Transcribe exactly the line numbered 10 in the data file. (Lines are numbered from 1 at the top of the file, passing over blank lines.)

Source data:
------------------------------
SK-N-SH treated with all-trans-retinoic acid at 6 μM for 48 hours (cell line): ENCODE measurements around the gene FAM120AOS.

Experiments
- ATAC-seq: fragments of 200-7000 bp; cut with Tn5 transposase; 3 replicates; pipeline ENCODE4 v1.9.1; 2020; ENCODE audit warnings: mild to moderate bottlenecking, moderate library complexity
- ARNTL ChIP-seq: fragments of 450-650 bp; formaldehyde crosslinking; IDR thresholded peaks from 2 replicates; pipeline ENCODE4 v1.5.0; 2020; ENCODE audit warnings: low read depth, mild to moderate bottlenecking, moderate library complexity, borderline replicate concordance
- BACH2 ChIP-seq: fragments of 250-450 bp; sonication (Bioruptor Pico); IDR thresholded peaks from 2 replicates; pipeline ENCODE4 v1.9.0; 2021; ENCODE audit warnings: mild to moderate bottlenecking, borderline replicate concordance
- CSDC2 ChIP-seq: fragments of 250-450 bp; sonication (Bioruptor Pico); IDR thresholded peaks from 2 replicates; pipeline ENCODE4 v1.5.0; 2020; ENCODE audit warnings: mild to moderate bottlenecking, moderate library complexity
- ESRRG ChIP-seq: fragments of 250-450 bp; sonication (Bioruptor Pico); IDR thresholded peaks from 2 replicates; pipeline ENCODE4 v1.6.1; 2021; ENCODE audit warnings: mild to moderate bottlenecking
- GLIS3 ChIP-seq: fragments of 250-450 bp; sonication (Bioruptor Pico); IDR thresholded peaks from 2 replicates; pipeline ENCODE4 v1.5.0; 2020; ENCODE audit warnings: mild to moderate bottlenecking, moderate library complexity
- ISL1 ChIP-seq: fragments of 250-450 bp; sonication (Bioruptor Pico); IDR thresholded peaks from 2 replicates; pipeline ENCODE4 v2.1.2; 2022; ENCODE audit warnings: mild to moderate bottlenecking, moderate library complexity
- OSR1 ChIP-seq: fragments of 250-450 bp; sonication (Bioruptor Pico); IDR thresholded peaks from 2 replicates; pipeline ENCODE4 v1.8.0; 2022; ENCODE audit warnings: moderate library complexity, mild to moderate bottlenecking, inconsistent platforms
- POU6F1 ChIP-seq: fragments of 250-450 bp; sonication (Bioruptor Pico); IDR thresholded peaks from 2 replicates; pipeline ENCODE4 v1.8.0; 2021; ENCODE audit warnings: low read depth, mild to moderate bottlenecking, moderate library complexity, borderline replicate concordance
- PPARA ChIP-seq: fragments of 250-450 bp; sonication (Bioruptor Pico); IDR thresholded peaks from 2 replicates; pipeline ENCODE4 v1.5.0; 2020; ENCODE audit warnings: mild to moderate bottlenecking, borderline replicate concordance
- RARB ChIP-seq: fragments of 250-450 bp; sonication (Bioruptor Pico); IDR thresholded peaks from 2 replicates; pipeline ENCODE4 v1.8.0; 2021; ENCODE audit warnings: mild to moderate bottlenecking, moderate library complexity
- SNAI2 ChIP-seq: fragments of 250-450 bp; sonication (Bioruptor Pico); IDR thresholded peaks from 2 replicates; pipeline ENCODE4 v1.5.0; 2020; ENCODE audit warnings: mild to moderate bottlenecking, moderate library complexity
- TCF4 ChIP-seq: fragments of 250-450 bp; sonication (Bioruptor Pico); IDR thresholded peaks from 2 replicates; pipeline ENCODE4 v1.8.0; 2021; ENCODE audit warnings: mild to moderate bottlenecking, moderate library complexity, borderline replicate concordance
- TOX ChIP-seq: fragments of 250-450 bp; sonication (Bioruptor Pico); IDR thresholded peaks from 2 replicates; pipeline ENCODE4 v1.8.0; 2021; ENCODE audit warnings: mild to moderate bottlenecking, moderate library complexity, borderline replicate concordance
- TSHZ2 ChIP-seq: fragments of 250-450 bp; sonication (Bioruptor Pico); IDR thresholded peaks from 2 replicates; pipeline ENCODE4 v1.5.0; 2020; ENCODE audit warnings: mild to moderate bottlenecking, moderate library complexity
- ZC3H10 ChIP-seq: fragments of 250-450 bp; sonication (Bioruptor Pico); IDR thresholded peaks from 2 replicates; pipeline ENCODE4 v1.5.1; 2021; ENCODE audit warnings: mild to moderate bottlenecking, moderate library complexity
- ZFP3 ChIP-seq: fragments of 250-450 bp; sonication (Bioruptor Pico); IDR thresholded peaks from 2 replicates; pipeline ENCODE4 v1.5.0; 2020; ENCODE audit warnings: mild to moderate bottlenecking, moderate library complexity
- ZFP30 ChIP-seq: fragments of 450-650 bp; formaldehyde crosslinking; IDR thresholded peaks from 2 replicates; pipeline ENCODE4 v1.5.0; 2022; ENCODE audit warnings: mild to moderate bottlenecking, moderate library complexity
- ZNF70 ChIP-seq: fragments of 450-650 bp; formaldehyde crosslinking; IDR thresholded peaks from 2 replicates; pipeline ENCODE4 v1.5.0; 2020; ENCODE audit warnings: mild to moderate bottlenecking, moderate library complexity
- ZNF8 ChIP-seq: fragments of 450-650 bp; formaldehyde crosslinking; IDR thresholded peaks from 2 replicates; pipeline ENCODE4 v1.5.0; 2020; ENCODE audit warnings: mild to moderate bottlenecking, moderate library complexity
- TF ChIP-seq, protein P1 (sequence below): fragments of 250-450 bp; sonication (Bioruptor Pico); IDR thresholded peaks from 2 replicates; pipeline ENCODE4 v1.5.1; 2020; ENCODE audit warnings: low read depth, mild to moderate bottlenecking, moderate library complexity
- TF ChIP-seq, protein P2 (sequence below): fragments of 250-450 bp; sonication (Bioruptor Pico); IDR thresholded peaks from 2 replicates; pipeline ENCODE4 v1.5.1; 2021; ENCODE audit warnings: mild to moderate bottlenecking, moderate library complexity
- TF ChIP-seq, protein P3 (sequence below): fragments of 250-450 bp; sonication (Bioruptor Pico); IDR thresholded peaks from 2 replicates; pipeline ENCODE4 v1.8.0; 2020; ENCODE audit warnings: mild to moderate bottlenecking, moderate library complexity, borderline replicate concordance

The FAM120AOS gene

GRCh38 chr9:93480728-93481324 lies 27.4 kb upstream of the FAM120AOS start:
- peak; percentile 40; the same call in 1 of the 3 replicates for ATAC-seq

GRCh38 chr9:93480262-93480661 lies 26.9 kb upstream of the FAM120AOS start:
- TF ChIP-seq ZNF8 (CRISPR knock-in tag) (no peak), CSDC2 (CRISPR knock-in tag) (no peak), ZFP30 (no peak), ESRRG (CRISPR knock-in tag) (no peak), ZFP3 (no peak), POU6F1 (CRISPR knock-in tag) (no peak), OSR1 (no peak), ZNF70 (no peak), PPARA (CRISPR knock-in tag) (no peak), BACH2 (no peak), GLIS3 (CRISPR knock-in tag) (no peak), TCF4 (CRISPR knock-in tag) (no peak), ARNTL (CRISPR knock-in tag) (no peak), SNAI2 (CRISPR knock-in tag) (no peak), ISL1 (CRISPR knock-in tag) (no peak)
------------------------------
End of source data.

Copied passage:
- OSR1 ChIP-seq: fragments of 250-450 bp; sonication (Bioruptor Pico); IDR thresholded peaks from 2 replicates; pipeline ENCODE4 v1.8.0; 2022; ENCODE audit warnings: moderate library complexity, mild to moderate bottlenecking, inconsistent platforms